David Drumm trial: Verdict further delayed as juror unable to come to court
THE jury in the trial of former Anglo Irish Bank CEO David Drumm has been sent home for the weekend after hearing that one of its members remains "indisposed" for a second day.
The jury had been sent out to begin considering verdicts on Tuesday but deliberations were interrupted yesterday when the juror was unable to come to court.
Today, Judge Karen O'Connor told the remaining 11 members that the absent juror had been contacted and would be here next Tuesday. She told them to return then.
Today was to have been the jury’s third day of deliberations in the 17-week trial, among the longest in the history of the State.
The jury has so far spent three hours and nine minutes considering verdicts.
Mr Drumm (51) has pleaded not guilty to conspiring to defraud by dishonestly creating the impression that Anglo's customer deposits were €7.2bn larger than they really were in September 2008.
He is alleged to have conspired with Anglo’s former Finance Director Willie McAteer and head of Capital Markets John Bowe, as well as Irish Life and Permanent’s then-CEO, Denis Casey, and others.
The Dublin Circuit Criminal Court case centres on a series of interbank deposits which circulated between Anglo and ILP during the financial crisis.
The transfers were routed through Irish Life Assurance (ILA), returning to Anglo where they were then treated as customer deposits, which are a better indicator of a bank’s health.
Mr Drumm also denies false accounting, by providing misleading information to the market.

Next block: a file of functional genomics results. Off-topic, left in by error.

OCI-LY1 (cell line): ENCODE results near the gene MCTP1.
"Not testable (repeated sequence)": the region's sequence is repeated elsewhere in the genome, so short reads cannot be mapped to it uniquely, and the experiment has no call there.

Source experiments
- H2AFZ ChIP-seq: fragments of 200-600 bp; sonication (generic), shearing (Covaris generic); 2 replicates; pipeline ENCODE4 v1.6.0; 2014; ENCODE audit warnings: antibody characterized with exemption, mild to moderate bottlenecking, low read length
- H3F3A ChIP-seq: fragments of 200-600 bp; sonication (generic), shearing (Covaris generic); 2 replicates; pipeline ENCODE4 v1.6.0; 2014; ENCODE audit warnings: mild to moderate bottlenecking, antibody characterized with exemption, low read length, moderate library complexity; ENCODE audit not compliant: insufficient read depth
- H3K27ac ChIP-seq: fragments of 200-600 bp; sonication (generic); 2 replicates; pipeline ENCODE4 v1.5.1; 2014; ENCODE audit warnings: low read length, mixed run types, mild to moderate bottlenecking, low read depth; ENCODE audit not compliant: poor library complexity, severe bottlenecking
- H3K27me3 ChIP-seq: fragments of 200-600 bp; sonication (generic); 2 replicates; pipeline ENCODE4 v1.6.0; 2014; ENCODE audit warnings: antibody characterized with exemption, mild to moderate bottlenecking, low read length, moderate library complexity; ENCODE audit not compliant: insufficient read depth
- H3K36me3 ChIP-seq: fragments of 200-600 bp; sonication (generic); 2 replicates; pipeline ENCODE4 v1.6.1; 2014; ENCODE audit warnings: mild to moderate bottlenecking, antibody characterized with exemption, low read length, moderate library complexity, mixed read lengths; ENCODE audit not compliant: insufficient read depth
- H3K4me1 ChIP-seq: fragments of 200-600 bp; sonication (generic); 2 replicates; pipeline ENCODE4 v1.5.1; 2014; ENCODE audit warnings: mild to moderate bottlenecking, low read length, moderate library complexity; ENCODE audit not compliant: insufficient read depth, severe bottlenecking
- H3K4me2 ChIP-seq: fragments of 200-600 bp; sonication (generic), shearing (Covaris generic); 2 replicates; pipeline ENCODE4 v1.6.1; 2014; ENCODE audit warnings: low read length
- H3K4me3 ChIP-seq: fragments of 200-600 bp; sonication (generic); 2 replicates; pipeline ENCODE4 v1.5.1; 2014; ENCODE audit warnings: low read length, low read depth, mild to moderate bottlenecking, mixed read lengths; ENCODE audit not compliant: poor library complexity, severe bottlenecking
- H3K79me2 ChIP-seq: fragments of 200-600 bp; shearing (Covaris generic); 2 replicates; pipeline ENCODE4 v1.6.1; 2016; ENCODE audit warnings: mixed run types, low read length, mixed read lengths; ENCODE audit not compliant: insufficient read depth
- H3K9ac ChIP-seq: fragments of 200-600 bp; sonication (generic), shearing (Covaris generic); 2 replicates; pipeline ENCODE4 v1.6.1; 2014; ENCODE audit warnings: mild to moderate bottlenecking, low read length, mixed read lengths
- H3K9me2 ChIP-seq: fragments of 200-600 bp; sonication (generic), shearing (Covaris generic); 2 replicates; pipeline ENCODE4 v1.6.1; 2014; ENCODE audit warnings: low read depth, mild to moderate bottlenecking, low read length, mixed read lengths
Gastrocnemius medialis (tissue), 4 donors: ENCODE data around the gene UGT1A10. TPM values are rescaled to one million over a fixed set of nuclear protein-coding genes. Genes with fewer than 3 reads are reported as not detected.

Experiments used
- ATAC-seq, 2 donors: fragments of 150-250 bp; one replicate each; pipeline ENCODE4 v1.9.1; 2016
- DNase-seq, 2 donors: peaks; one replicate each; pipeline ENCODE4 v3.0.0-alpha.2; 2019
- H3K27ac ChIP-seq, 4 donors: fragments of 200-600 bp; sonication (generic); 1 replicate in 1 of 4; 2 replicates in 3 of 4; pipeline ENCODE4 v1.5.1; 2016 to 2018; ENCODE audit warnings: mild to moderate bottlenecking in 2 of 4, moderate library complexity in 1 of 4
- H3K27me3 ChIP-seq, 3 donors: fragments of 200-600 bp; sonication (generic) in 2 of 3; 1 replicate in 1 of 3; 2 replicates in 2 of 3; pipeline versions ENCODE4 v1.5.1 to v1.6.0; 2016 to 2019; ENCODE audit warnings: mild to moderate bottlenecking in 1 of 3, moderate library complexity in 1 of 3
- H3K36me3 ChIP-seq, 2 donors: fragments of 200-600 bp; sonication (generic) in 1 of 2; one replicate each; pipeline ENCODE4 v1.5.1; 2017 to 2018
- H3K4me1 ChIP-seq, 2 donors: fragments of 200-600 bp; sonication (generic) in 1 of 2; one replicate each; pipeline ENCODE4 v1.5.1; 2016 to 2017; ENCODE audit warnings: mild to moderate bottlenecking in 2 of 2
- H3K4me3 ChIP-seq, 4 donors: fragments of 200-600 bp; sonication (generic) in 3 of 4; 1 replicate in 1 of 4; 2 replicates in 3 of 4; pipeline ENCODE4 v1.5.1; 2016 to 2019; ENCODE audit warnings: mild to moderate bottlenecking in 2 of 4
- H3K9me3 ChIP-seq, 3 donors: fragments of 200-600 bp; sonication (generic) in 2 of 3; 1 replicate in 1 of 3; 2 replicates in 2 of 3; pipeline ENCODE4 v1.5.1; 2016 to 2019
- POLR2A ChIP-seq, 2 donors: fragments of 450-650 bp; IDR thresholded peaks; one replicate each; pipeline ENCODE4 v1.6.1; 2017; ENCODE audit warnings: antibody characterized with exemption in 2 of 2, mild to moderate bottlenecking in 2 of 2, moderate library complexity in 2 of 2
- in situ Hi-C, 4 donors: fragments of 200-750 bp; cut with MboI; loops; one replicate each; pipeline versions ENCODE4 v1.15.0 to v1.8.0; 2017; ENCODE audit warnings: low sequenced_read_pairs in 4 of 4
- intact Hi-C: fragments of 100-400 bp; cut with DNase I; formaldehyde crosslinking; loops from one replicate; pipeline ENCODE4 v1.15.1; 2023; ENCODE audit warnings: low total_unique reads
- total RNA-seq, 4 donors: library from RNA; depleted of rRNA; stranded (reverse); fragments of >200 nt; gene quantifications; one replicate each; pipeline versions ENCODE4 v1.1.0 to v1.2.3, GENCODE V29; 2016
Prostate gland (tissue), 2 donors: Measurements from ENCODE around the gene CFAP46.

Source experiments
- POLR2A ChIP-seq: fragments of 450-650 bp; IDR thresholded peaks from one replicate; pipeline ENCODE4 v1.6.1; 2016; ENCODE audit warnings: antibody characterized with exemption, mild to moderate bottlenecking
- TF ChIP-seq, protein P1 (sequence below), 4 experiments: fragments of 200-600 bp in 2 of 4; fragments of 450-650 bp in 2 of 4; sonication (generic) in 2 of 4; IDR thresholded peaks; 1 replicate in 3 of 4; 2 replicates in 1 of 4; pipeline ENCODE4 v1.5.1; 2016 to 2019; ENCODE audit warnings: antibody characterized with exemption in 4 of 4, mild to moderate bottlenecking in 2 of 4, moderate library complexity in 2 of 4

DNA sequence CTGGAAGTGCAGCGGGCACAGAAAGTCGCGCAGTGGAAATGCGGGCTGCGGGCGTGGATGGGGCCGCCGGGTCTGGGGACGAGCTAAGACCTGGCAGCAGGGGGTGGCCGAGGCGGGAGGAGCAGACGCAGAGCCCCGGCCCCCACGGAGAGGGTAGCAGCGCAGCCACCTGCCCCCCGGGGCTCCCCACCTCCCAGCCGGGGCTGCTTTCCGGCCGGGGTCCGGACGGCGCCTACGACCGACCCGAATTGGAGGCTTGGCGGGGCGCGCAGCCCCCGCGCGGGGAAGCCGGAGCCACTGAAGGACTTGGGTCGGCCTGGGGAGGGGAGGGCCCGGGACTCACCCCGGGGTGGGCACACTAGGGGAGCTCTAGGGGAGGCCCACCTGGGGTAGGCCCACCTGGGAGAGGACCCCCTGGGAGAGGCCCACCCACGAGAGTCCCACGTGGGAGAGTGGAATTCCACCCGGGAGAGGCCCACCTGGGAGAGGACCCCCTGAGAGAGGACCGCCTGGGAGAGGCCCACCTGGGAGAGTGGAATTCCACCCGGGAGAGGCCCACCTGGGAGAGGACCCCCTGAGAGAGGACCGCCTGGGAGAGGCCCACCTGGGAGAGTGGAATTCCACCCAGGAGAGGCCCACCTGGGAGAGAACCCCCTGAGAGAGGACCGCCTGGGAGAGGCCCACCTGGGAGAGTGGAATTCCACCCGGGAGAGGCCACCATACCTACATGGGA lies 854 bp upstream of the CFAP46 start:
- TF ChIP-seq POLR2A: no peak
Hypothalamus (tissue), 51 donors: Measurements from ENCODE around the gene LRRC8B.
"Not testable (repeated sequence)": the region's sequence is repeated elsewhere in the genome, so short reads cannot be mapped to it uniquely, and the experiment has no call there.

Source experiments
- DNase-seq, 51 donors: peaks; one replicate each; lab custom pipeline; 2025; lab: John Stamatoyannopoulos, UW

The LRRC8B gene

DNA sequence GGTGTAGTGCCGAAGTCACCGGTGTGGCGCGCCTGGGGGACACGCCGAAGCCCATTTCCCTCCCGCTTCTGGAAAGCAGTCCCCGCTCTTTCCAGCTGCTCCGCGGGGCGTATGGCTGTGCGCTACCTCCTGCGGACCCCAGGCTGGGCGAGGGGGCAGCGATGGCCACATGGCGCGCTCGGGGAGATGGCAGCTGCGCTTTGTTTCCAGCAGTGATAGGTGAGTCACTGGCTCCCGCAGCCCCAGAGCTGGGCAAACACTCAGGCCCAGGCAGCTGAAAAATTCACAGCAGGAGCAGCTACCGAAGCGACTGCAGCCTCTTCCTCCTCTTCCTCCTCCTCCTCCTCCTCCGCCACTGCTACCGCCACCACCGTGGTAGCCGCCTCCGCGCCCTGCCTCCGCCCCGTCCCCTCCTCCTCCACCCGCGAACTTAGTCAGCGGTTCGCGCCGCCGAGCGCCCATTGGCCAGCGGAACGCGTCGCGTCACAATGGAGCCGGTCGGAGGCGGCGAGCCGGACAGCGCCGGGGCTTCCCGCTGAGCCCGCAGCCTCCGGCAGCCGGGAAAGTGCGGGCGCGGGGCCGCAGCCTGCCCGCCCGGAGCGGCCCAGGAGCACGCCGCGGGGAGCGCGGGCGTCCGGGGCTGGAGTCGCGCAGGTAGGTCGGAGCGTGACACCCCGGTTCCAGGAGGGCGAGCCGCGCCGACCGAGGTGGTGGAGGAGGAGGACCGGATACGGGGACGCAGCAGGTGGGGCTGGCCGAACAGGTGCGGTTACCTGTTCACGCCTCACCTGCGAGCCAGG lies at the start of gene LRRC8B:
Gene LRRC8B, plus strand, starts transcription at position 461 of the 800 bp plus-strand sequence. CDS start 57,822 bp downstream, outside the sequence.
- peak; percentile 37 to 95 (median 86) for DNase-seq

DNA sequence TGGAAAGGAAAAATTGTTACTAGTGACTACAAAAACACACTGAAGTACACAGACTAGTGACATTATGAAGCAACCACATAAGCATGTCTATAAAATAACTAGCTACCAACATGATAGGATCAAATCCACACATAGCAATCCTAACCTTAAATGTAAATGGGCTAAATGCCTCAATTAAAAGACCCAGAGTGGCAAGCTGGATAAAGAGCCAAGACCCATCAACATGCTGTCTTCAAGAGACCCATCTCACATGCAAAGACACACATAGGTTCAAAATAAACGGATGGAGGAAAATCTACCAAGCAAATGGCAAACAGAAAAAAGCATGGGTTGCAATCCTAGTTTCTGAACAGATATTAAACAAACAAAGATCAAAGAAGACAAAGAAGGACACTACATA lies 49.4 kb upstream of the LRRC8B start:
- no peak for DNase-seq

This afternoon, Judge O'Connor said that unfortunately, one of the jurors was still indisposed but had been in contact with the Courts Service and would be here on Tuesday morning.
It was "most unfortunate" but this "can happen during a trial," she said.
She said the trial was at a "critical stage" as they had started their deliberations and she reminded them of previous warnings she had given them not to read anything about the case over the weekend.
When they retired to begin deliberations, Judge O’Connor told the three women and nine men of the jury they must consider each charge separately and their verdicts must be unanimous.
An enlarged jury of 15 had been empanelled at the start of the trial due to its length and the potential for drop-outs, and 14 remained by the end.
However, only 12 can consider a verdict and they were selected randomly, with two sent home.
Earlier in the week, the jurors returned to the court to have one call - between Mr Drumm and Mr Bowe - replayed.
They have also been given transcripts of all the taped 2008 phone calls heard during the trial.